Happy Thanksgiving! We know it’s a bit tough this year around the holidays so we decided to invite you into our homes figuratively to talk about the last film in our Hugo Weaving retrospective: The Adventures of Priscilla, Queen of the Desert. It’s a great film filled with amazing performances. There’s a lot to love here and we talk about it all. The film does struggle to stick the landing with one character deadnaming another, and guys, that’s a fucking bummer. Consider this a bit of a caution as you proceed with both the movie and our discussion of the scene.
Stay safe out there, everyone, and enjoy our episode!
We continue this roller coaster month of Hugo Weaving films with Last Ride, a father and son road trip movie that’s as dour as it is excellent. Weaving gives a stellar performance here as Kev, an abusive father with almost no likeable or redeemable qualities. Almost. Somehow, despite an entire movie of being an absolute shit, you still feel bad for the guy and his situation. And Tom Russell is no slouch either, playing the son Chook. With their powers combined, they really make us miserable, and that’s a good thing. Is this film a great idea during these challenging times? Maybe not. But you owe it to yourself to see a movie that does right by its genre.
Unfortunately we’ve got a bit of a downgrade this week as we talk about Mortal Engines for our month of Hugo Weaving. There are things to like here, the setting being the chief among them. It’s an interesting world with some equally interesting lore, and it all looks absolutely gorgeous. Where the film loses us is with everything else. The plot is bland and at times nonsensical, and no one is giving much in the way of their performance. Hugo Weaving has almost nothing to work with here with his first draft villain Valentine, and line reads that should play with gravitas just fall flat. The leads have no chemistry, which makes the eventual “falling in love” that’s required of all YA feel like it comes out of left field. We discuss plenty more about it, but you’ll have to listen to find out what we say.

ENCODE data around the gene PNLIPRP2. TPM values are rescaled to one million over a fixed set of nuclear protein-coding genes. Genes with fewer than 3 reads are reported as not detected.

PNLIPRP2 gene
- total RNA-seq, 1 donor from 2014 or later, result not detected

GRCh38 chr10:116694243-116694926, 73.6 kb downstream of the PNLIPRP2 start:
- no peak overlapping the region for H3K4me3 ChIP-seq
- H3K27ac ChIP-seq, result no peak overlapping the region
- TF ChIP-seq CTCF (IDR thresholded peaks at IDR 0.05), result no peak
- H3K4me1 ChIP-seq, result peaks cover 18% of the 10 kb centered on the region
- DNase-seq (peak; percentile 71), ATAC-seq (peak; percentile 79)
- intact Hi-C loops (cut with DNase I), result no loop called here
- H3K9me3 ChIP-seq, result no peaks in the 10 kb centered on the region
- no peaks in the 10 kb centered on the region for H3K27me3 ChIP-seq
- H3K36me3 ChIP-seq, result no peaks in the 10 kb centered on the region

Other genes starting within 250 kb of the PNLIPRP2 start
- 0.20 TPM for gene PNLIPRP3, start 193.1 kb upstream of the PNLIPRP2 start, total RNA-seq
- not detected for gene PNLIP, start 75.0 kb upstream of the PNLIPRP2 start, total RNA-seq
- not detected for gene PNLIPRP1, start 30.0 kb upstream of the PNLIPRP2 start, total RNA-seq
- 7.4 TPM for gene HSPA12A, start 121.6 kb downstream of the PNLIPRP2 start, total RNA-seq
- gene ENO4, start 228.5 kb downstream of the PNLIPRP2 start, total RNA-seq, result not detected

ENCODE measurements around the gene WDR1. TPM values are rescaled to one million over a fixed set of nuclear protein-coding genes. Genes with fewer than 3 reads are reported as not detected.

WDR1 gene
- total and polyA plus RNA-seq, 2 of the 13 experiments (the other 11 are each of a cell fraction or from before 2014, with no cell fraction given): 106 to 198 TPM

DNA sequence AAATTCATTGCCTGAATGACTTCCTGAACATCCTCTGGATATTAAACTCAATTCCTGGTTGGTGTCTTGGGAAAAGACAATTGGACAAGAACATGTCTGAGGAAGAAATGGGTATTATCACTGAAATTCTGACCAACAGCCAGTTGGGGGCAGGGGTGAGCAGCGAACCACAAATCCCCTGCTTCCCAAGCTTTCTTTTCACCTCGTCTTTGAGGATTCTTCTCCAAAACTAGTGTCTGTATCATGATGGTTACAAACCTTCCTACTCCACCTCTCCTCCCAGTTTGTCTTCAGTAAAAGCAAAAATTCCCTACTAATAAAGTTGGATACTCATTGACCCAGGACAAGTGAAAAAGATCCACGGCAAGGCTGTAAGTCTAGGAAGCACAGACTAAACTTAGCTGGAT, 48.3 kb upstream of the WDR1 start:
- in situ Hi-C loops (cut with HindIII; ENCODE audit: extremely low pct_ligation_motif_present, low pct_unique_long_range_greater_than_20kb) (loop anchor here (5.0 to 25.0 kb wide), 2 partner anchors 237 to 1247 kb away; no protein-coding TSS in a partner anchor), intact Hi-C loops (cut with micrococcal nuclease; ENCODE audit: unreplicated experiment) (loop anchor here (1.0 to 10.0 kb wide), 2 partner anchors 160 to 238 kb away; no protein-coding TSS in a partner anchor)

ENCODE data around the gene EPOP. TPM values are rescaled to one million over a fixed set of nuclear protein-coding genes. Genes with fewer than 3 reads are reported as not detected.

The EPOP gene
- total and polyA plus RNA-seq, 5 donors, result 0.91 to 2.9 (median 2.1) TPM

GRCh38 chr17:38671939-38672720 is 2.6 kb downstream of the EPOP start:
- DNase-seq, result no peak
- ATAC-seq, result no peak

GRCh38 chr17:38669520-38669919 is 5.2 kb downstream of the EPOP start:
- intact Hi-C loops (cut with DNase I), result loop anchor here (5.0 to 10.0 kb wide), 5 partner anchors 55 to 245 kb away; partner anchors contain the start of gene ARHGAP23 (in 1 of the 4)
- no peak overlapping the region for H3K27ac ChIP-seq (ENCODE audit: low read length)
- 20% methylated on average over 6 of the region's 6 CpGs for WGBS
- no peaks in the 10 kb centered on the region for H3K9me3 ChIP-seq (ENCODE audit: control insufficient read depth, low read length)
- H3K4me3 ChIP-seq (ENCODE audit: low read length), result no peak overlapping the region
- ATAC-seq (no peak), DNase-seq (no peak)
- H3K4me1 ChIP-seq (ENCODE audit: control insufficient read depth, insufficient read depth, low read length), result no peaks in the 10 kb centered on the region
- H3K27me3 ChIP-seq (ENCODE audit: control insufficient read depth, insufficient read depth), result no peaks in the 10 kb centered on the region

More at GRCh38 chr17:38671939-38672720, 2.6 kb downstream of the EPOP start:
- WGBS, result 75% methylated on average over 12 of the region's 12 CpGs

Remember, remember! The Fifth of November…for it is the beginning of Hugo Weaving Month here at Behind the Hype. To kick things off we’re starting with the flawed V For Vendetta, which boasts great performances from Weaving and others (see: Creedy), while not necessarily aging all that well. It’s tough to root for a a character who gaslights and tortures the female protagonist (Evey, played by Natalie Portman) in a movie with already so few women in it. Doesn’t help either that the character of Evey is so passive. That said, the Wachowskis wrote the script and you can feel their hand in a lot of what transpires onscreen.
We decided to wrap up our Jamie Lee Curtis retrospective by reviewing the classic horror film Prom Night, the film that has inspired many horror movies since it was released and continues to inspire today. What did we think about it? Well, perhaps we should have watched Terror Train instead? There’s some interesting stuff in Prom Night to be sure, but so much of it is either boring or just doesn’t work or is just plain confusing. We even brought in our pal Matt Dykes to help us work through this thing and he had similar problems.